Alan Martin & Mike McMahon - Tank Girl: Carioca
McMahon's art perfectly suits the ongoing tales of the post-apocalyptic riot girl
Since artist Jamie Hewlett handed over stewardship of Tank Girl to co-creator and writer Alan Martin (following Hewlett’s move away from cartooning to pursue his Gorillaz multimedia pop project with Damon Albarn), the anarcho-absurdist comic strip has been well served by a series of guest illustrators, among them Philip Bond, Ashley Wood and Jim Mahfood. Impressive and varied though those artists’ visual styles are, none of them suit the punk rock, sci-fi satire of Tank Girl as well as Hewlett’s idiosyncratic, much imitated but never bettered brand of spikey, cartoony illustration.
The news, then, that fellow 2000AD comic alumni (though one originating from an earlier period in the groundbreaking British sci-fi title’s four-decade history, and, apparently, a big influence of Hewlett himself) Mike McMahon was going to provide the illustrations for Martin’s latest Tank Girl romp generated a good deal of excitement. Best known as the artist that gave Judge Dredd his ‘big boots’ look, McMahon’s fabulously scrappy angular illustrations make Hewlett’s well-defined panel content look like Laura Ashley wallpaper. A perfect match, in other words, for the adventures of the titular post-apocalyptic riot girl.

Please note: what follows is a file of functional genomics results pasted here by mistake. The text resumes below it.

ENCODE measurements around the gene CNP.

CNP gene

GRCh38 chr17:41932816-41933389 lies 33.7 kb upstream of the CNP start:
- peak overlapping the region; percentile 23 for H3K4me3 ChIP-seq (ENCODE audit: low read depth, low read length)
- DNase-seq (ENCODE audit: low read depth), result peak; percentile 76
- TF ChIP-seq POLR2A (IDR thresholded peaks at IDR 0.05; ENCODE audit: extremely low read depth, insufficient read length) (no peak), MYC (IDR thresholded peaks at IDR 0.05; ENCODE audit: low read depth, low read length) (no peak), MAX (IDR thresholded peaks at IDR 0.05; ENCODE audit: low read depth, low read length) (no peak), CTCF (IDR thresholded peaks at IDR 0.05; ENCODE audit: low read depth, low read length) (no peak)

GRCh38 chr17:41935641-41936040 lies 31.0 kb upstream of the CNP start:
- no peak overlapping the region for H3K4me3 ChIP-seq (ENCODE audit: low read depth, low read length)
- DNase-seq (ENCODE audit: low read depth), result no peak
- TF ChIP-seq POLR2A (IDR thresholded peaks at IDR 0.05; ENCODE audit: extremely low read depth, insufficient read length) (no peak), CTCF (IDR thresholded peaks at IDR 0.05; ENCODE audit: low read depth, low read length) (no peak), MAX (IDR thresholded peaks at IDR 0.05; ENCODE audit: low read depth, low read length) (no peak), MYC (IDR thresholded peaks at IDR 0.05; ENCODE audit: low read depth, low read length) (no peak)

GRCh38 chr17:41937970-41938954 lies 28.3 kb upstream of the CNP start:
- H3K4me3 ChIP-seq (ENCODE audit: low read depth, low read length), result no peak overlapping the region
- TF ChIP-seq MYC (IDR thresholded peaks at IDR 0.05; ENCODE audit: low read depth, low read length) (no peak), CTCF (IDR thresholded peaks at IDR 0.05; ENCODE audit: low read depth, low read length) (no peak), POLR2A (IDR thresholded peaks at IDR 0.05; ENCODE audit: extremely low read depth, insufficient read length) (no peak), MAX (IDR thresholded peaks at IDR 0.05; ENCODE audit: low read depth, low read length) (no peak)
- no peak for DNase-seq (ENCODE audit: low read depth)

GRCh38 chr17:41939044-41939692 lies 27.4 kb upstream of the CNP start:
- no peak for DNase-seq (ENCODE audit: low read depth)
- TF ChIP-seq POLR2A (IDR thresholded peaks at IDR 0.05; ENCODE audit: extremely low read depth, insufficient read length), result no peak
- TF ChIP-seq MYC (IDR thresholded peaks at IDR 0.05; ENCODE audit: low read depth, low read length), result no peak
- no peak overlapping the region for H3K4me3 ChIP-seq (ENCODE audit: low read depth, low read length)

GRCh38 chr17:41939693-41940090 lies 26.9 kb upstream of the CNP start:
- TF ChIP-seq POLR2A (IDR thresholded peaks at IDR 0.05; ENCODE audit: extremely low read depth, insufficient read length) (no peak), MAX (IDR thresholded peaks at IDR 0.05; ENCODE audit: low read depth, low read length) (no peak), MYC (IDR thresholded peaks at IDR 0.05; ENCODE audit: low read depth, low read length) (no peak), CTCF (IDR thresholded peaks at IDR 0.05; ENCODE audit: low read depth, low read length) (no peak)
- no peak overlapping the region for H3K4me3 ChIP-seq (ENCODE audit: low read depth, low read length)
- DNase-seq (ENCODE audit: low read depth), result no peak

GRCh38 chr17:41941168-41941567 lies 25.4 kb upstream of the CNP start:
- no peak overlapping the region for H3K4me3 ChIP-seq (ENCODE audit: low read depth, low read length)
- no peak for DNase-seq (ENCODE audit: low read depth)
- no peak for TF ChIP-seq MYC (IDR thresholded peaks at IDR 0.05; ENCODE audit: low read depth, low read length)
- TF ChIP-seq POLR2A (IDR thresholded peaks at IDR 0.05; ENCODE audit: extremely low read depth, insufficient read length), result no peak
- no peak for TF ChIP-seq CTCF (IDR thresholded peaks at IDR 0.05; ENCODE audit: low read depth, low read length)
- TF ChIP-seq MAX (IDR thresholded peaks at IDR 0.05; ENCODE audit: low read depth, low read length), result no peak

McMahon doesn’t disappoint. His drawing style, which has become more refined over the years, evolving from scratchy and textured into blocky, edgy, vivid and flat, is fast approaching perfection. That alone makes Carioca worth reading. It must be said Tank Girl doesn’t quite pack the same punch it did a quarter of a century after the strip first appeared (in Deadline magazine in 1988). But Martin’s plot-lite, surrealist, meta-fictional cut-up of pop culture references and psychedelic gags (here revolving around the heavy ordinance-driving thugette embracing a new martial arts philosophy/religion) is as fun, for those who like his thing, as it ever was.